In both their own pursuits of an education and later in their role as educators, Jesuits look to Joseph de Jouvancy’s The Way to Learn and the Way to Teach as a guide. Two Jesuits led a discussion of a 2005 translation of the book on Thursday over Zoom at the Jesuit Studies Cafe, the first event in a series hosted by the Institute for Advanced Jesuit Studies in collaboration with partners at the University of Lisbon and the Italian-German Historical Institute.
The Jesuit order deemed the piece by the renowned French Jesuit poet, pedagogue, philologist, and historian to be so crucial for Jesuit education that in 1599 they added it as a complementary piece to the charter of Jesuit education, known as the Ratio Studiorum.
His writing, in which he details the rules for good teaching, is a complex work that serves as a manuscript of some of the earliest Jesuit teachings, according to the event’s co-host Cristiano Casalini, a professor in teaching, curriculum, and society. Casalini is a research scholar with the Institute for Advanced Jesuit Studies at Boston College.
“He covers a very huge amount in a very condensed way,” Casalini said. “If you read it quickly, you might say, ‘Well I’m not sure what is there,’ because it’s all in little pieces. But he has condensed a lot into these pieces.”
Rev. Claude Pavur, S.J., associate editor for the Institute of Advanced Jesuit Sources and another co-host of the cafe, connected de Jouvancy’s suggestions for an ideal Jesuit education with the current emphasis Jesuit schools place on the classical studies of Latin and Greek.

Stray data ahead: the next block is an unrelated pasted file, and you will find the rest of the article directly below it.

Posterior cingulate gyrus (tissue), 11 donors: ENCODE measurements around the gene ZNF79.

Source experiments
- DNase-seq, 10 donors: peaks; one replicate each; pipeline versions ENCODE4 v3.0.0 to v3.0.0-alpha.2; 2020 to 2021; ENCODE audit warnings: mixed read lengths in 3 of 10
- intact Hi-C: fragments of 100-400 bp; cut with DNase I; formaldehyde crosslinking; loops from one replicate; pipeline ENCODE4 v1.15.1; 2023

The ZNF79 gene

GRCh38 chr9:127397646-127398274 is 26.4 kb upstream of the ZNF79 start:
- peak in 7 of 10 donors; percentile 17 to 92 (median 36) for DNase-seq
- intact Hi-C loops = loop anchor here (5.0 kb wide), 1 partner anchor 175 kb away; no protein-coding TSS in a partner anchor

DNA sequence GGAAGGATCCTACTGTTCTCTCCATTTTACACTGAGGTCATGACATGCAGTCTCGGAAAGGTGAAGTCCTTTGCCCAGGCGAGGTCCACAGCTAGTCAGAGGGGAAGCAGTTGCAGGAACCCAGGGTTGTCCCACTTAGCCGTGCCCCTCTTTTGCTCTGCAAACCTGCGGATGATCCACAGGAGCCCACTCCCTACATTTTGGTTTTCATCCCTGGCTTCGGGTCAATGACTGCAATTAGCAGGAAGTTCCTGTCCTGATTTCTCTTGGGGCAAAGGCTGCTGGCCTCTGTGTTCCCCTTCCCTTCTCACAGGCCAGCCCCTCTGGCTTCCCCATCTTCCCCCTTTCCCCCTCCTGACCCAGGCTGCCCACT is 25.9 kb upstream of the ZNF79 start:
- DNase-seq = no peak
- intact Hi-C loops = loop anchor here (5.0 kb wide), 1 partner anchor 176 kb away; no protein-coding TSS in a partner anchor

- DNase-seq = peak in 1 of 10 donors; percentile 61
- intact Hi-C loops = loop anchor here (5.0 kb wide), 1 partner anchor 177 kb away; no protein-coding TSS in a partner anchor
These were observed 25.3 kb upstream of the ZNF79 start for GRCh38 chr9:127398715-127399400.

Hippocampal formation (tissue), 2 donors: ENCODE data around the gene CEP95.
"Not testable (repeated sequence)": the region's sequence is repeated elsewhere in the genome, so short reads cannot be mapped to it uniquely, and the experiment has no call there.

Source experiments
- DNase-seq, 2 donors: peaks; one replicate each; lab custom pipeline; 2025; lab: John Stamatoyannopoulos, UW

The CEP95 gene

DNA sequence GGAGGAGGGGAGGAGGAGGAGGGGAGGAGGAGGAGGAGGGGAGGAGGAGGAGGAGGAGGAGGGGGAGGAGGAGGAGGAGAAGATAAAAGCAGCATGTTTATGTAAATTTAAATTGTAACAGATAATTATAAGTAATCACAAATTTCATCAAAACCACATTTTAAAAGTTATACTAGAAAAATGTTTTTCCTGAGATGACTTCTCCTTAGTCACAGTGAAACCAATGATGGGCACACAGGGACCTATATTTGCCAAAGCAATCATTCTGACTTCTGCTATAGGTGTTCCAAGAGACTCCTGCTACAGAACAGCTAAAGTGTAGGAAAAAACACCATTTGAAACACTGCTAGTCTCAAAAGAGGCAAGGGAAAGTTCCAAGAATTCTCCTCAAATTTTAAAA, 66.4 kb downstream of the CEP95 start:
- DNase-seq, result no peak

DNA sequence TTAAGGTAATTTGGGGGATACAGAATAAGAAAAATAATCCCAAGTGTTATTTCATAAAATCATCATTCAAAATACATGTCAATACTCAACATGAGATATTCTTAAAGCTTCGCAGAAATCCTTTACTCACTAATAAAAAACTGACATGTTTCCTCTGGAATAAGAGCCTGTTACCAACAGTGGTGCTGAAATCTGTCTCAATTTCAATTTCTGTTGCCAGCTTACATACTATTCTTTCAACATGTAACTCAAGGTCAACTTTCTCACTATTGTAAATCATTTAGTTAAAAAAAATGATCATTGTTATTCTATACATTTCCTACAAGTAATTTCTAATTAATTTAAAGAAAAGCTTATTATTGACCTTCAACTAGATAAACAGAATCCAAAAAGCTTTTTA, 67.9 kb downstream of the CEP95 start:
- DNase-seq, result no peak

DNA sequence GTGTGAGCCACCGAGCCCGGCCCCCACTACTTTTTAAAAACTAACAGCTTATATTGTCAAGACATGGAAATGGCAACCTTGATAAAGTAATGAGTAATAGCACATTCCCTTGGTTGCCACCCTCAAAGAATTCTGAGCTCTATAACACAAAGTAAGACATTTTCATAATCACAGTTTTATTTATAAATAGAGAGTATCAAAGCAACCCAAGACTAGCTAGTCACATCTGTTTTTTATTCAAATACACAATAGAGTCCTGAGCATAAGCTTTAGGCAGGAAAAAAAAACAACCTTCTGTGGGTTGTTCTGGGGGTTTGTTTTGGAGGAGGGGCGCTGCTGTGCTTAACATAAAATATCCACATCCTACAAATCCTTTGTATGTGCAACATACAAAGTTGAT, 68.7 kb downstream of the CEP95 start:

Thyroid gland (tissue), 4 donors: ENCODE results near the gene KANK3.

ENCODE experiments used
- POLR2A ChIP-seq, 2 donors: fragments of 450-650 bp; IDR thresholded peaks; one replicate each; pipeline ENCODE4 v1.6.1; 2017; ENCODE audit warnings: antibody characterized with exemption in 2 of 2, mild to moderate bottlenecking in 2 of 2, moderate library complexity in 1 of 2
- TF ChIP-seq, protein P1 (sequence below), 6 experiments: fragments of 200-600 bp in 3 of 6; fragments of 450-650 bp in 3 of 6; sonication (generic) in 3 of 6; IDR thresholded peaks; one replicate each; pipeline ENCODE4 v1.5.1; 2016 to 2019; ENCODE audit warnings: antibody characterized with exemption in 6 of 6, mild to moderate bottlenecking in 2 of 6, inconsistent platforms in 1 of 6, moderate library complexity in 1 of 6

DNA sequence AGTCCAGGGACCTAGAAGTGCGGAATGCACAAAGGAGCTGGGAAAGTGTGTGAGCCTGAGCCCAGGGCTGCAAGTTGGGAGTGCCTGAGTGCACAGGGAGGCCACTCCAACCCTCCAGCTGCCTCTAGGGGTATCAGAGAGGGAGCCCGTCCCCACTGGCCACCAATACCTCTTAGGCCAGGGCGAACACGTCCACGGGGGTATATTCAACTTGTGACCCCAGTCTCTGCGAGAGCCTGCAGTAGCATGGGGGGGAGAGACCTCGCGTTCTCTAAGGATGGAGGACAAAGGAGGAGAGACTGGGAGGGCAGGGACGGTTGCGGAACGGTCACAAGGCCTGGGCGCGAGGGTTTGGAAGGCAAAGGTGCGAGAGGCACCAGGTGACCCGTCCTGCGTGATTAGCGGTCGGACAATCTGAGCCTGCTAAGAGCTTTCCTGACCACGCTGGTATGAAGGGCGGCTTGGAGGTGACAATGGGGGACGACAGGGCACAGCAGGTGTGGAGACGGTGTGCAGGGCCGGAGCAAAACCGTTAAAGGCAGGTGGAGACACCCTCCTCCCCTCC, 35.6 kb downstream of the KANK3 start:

“The letter scores involve language learning, learning how to compose, learning how to imitate authors, get involved, learning something about classical culture and subjects,” he said.
Pavur then explained how, contrary to “popular belief,” Jesuit education has always placed an emphasis on historical studies. This, Pavur said, gives Jesuits the ability to teach and learn from a global perspective.
“A young Jesuit teacher who wants to progress in his own teaching must learn history, chronology, and geography,” Pavur said.
Regardless of belonging to different missions and regions, de Jouvancy was not a proponent for altering the strategies of the Jesuit curriculum. His work argued that strategies of teaching the Jesuit curriculum to youth from different missions and regions should center around Latin and Greek, Pavur explained.
“Whether you’re in Belgium or Colombia, you would have to learn this classical culture,” Pavur said about de Jouvancy’s message. “This is the way into the level of culture, the cultural heritage that forms the basis of education.”
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